Eric Hobsbawm: The recorder of communist history
Eric Hobsbawm (1917-2012) was one of the world’s most famous communist historians. The political fortune of the organized Left having taken a nosedive globally, although his biography has been written by a leading contemporary British historian, and at enormous length (662 pages of text, 81 pages of notes and a 37-page index), the combination of activist and intellectual does not come out in an analytical way, as it does, for example, in Suzi Weissman’s biography of Victor Serge.
When Hobsbawm died, most of his books were in print, and he had made a massive contribution to early modern and modern history. He contributed major concepts, from the general crisis of the 17th century to the Dual Revolution, and terms like “the invention of tradition” and “primitive rebels”. There have been finer Marxist scholars for their chosen areas — the 17th century has sometimes been called in the English context Christopher Hill’s century, and Geoffrey de Ste Croix has shown how classical knowledge and a deep understanding of Marxism can go together. But Hobsbawm has a breadth and an influence that go beyond any of them.
Born in Alexandria, Egypt, a few months before the October Revolution, Hobsbawm lived in Vienna, till the death of his parents (father in 1929, mother in 1931). The orphaned youth then moved to Berlin. Those were critical years. The economy was in a crisis, and communists were gaining from the Social Democrats, but the Nazis led by Hitler were gaining far more swiftly. Hobsbawm worked among anti-Nazi forces and tried to make sense of Marx. By seventeen, according to Evans, he had gone through Capital, Volume One, The Poverty of Philosophy, The Eighteenth Brumaire of Louis Napoleon, and The Civil War in France. Post-1933, he moved to Britain.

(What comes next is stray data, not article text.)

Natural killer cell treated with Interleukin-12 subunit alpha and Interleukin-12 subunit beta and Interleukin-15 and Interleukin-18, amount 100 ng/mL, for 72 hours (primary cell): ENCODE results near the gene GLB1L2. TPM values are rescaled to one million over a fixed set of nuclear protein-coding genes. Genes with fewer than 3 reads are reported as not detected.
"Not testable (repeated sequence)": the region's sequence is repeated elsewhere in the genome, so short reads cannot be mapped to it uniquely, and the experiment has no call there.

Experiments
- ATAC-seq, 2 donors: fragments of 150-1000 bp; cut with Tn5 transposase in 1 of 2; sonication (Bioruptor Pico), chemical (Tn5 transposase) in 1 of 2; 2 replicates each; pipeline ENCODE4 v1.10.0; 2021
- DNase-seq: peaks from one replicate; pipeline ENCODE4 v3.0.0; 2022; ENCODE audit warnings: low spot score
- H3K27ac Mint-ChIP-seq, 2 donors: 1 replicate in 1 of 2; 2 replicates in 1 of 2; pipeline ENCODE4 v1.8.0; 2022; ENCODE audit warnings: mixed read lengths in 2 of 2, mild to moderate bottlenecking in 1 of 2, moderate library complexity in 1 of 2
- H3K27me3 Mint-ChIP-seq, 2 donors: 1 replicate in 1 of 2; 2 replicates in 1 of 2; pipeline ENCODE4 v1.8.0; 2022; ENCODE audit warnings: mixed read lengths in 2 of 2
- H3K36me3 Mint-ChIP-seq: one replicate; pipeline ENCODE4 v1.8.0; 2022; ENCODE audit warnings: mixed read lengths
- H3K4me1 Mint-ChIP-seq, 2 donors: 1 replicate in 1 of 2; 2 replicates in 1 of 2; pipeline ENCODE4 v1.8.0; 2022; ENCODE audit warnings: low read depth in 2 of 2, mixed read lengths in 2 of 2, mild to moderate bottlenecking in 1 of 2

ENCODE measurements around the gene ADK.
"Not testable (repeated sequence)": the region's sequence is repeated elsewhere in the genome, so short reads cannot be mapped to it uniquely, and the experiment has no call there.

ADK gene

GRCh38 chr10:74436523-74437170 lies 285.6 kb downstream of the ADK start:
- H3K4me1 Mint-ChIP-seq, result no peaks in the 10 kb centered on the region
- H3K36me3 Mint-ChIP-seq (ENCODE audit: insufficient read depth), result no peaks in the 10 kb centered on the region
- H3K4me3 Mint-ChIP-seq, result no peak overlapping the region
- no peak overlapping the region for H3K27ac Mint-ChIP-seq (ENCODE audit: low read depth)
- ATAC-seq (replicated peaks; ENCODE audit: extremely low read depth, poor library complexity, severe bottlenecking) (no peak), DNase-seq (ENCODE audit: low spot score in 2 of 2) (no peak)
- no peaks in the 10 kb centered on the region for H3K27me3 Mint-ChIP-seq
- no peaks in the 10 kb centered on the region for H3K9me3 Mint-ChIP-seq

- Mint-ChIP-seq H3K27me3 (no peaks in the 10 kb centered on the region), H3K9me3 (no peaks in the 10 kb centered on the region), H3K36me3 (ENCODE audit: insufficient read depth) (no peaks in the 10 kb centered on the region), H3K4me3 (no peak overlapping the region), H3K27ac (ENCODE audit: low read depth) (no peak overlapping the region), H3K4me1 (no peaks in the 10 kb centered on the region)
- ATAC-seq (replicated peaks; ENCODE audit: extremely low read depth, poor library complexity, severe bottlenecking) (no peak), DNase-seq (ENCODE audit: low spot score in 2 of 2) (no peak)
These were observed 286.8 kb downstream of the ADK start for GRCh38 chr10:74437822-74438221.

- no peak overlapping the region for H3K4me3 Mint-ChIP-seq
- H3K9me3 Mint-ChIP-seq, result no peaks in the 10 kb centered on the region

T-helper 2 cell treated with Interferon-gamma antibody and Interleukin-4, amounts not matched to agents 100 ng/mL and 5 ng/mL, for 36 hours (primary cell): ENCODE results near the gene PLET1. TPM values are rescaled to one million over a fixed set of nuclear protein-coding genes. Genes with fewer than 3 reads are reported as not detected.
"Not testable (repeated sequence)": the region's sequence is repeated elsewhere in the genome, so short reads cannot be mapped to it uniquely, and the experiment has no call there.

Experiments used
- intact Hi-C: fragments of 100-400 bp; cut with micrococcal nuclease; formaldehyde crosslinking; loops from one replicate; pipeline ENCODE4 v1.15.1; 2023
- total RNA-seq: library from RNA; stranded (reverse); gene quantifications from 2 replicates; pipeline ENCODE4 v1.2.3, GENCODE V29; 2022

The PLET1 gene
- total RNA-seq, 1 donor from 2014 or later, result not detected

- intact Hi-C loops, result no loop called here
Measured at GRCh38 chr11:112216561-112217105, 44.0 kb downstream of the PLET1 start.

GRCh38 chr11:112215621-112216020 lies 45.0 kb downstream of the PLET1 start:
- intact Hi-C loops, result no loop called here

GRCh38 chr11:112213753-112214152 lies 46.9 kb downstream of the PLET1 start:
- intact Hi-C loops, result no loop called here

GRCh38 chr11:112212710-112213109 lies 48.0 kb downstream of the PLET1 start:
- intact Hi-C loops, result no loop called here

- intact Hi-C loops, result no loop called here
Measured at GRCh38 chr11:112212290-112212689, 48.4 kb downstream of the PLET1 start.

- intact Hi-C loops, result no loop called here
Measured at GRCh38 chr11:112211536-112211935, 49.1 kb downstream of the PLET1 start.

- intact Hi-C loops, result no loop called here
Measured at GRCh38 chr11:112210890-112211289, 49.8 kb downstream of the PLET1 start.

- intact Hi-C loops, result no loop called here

Being a communist has been unusual in Britain for a long time. As a result, Richard Evans, whose own inclination appears Social Democratic of the English empiricist type, has no coherent explanation for why Eric became a communist. His personal poverty compared to the conditions of his school friends is put forward as a reason. There appears a failure to understand the age, the collapse of the liberal middle ground as the liberals showed a willingness to align with the fascists, and a feeling that another world was possible.
Hobsbawm’s induction to orthodox communist politics took place in the worst possible phase — when Stalin’s grip over the Communist International was complete, and also, when the disastrous “Third Period” line was in operation, so that no united working class front was attempted in reality. The impact of Stalinism on him was a lasting one, although in a complicated way, as he moved via popular frontism to a strategy of “broad progressive alliances”, defined in a very moderate way indeed, so that he would be seen as the intellectual guru for New Labour.